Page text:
‘War’ (polemos) is one of the most important words in Revelation, as a noun (12:7; 9:7, 9; 11:7; 12:7, 17; 13:7; 16:14; 19:19; 20:8) or as a verb (polemeō) with the meaning ‘to wage war’ (12:7; 13:4; 17:14; 19:11). In chapter 12, widely agreed to be the structural center of the book, no sentence is more important than the statement, “There was war” (12:7). Polemos is the word from which the English ‘polemics’ is derived. The word means ‘war,’ but the connotation of ‘polemics’ in English is useful: ‘polemics’ is a form of disagreement playing out in the realm of opinion and argument. This notion fits the conflict in Revelation better than an outright match-up of conflicting parties in the realm of power. On this logic, it is trite to say that Revelation’s foremost errand is to show that God is in control. This cannot be the message if the polemic of Revelation centers on which side in the conflict is telling the truth.
A second reason why re-readership is critical is found in Revelation 1:19. “Now write what you have seen, what is, and what is to take place after this” (1:19). This text is a rebuke to the view that Revelation is mostly about the future. It isn’t mostly about the future; it is not only about the future; it should not be regarded as the source book of the world’s futurologists. In temporal terms, Revelation is about the past, the present, and the future (1:19). Indeed, no book in the New Testament is more a deep-dive into the past than this book (12:7-12), and no book makes it clearer that the solution to the cosmic predicament has been found in time that is present tense for the author (5:1-14). It is a fallacy to believe that Revelation was written when it was seen or that its message comes to us as simple dictation. The scope envisioned in Revelation 1:19 is comprehensive, “what you have seen” as a view of the past, “what is” as present reality, and “what is to take place” as a vision of the future. A fitting title and subtitle for the book might be this: Revelation: The Book of Reality.
Upstream in chapter 1, we are treated to two wonderful affirmations. First, we hear God announcing in direct, unmediated speech: “‘I am the Alpha and the Omega,’ says the Lord God, who is and who was and who is to come, the Almighty” (1:8). The wording is odd in the extreme in Greek, but it is odd because John tries to preserve Hebrew diction in a foreign language. This is not a claim about God’s existence, as we might assume, Greek-minded readers that we are. The strange self-identification is rooted in the Old Testament (Exodus 3:14), not to make the claim that God exists but that God is the one who is with someone.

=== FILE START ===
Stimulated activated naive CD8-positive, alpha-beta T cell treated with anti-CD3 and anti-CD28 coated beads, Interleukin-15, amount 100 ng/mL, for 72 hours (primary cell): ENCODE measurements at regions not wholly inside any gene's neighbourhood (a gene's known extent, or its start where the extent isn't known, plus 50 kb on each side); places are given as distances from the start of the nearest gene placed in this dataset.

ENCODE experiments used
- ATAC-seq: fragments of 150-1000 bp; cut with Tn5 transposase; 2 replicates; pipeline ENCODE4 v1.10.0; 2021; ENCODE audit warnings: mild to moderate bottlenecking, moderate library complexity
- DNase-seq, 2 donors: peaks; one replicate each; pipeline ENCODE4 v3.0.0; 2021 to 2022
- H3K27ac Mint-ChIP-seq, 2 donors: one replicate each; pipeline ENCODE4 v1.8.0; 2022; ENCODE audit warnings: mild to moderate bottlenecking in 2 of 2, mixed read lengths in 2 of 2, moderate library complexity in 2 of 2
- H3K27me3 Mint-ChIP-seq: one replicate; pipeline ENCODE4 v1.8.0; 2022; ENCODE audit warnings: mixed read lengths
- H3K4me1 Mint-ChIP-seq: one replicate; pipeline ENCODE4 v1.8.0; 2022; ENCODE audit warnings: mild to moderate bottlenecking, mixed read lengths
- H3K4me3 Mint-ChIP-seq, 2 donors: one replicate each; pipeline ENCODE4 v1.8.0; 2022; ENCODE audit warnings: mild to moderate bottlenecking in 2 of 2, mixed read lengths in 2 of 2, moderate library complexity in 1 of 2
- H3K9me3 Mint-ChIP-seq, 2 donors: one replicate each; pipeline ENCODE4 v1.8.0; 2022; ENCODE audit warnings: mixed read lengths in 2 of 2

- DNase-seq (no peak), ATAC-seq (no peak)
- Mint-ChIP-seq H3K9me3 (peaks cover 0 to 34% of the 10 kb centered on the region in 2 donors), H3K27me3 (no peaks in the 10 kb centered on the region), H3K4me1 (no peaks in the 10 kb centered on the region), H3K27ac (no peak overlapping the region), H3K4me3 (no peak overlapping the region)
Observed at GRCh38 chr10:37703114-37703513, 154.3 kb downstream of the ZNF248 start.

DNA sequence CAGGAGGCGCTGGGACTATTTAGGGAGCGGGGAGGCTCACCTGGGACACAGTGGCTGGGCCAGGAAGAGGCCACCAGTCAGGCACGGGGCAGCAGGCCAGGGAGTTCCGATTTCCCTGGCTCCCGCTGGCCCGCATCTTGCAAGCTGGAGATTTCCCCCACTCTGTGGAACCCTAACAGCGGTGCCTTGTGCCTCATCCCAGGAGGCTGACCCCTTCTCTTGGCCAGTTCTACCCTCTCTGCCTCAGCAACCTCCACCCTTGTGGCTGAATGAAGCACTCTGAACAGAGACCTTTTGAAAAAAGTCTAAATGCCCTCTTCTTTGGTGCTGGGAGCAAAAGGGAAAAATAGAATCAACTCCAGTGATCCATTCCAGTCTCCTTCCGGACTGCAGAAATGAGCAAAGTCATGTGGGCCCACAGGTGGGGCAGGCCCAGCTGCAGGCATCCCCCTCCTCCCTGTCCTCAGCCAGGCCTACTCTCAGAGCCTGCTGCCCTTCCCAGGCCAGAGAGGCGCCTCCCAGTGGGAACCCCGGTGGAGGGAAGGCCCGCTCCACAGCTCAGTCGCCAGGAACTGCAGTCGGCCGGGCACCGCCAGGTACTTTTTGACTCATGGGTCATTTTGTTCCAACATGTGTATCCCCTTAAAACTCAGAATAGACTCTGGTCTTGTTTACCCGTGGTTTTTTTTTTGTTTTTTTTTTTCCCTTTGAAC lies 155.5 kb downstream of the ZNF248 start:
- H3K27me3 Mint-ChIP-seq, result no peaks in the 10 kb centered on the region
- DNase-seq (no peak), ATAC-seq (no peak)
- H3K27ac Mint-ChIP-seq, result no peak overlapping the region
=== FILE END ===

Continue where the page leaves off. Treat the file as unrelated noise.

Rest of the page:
Second, just a few verses later, Jesus speaks. “I was dead, and look, I am alive forever, and I have the keys of death and of Hades” (1:18). Jesus is the only one who can talk about death in the past tense. I take this to heart in a special way after attending the funeral of a friend earlier today. “The keys of death” must mean that the speaker is in possession of the means to overcome death. If this is the case, Revelation begins with a promise of a great reversal.
We could stop there, but we shouldn’t. “Death” is not only physical death, and Hades is not only the place where the dead are buried. “Hades” is not empty space (6:8; 9:1). As occupied space, it is the place that disseminates darkness and misperception into the word (9:1-11). To have “the keys of death and of Hades” is a figure of speech not only for reversal but also for revelation. This is not a small matter for us who live on earth. As re-readers will know, it is also the solution to the crisis in the heavenly council.
Sigve K. Tonstad is Research Professor of Biblical Interpretation at Loma Linda University.